Guest post from Celia Arnaud, a senior editor with C&EN
Today and tomorrow, I’m in Somerset, N.J., home of the Garden State Exhibition Center and the Eastern Analytical Symposium. Not a place that you’d expect to read about on a blog about conservation science. What people might not realize is that EAS hosts New York Conservation Foundation’s Conservation
Science Annual, a symposium–as the name might suggest–on the science of art and cultural heritage conservation. If the conference that Sarah attended in Lisbon in September is the largest art conservation conference, then this is surely one of the smallest.
The symposium has been a fixture of the EAS conference program since 1994, but I attended my first one in 2006, when I got the chance to report one of my favorite stories, a look at how electrochemical and spectroscopic methods are being used to save shipwrecks. In my years of attending the symposium, I’ve found that no matter how interesting the talks the audience tends to be me, the speakers, and maybe a handful of other folks.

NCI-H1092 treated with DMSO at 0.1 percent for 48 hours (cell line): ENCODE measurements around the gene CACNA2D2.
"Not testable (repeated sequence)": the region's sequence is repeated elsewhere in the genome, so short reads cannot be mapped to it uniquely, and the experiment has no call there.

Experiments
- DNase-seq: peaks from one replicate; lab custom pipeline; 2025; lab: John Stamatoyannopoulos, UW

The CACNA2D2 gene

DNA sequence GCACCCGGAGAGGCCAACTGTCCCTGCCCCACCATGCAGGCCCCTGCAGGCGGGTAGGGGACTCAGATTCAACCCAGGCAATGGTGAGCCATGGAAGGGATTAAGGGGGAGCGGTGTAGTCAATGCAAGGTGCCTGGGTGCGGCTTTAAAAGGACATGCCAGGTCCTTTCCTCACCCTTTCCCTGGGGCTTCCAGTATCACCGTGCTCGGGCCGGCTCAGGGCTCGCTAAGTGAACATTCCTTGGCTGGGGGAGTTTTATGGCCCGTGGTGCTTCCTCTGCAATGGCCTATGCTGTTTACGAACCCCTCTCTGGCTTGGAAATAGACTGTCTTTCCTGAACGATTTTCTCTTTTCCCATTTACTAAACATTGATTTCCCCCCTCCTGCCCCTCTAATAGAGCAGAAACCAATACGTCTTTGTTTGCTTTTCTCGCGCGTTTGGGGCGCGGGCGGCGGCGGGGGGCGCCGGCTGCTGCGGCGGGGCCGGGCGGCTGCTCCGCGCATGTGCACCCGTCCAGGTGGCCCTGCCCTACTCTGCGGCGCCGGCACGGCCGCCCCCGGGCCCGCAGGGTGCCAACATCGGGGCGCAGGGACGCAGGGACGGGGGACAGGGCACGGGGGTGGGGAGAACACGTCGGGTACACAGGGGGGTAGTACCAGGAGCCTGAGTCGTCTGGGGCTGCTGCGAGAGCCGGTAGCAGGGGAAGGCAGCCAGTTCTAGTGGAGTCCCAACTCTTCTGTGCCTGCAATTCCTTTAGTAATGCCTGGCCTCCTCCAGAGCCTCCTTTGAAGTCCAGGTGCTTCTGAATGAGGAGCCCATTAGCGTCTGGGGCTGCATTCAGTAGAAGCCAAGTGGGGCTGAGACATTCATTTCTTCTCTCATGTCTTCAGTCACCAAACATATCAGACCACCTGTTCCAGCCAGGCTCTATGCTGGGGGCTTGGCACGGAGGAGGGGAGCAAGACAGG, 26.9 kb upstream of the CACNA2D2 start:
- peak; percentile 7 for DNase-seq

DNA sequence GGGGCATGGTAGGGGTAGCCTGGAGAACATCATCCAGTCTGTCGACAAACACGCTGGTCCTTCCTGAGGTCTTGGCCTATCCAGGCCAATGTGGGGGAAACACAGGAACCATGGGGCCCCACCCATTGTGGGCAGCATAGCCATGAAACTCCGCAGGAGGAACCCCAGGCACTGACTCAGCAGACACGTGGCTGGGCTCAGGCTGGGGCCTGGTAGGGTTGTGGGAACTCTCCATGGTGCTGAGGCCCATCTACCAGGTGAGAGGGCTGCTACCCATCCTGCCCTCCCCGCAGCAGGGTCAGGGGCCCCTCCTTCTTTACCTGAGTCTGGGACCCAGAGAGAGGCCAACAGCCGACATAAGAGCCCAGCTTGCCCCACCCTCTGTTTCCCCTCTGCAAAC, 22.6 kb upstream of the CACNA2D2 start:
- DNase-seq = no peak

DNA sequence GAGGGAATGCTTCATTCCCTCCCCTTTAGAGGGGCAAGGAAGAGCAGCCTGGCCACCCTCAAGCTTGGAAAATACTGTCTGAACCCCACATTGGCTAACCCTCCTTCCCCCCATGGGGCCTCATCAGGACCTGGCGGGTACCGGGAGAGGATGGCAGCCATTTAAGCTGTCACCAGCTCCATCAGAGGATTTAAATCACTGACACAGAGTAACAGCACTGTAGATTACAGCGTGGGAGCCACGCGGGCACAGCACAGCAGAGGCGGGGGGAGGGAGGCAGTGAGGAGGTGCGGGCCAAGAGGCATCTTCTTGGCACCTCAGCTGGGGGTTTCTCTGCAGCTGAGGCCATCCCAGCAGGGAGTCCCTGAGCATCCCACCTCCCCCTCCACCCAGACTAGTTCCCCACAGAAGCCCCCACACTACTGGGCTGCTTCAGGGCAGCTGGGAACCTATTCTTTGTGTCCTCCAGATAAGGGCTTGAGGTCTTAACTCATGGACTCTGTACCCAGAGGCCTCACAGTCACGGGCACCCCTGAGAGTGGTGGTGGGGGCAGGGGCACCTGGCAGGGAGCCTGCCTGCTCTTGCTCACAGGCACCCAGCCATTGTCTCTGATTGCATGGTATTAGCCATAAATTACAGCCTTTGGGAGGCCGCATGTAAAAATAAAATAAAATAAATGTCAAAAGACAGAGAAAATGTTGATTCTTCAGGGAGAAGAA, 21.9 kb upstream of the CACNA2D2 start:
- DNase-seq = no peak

This year’s lineup is a bit scattershot, with everything grouped together under the general heading of “Analysis for Cultural Heritage.” Rather
than try to shoehorn very different talks into one post, I’m going to share in separate posts over the next few weeks the ones that pique my interest.
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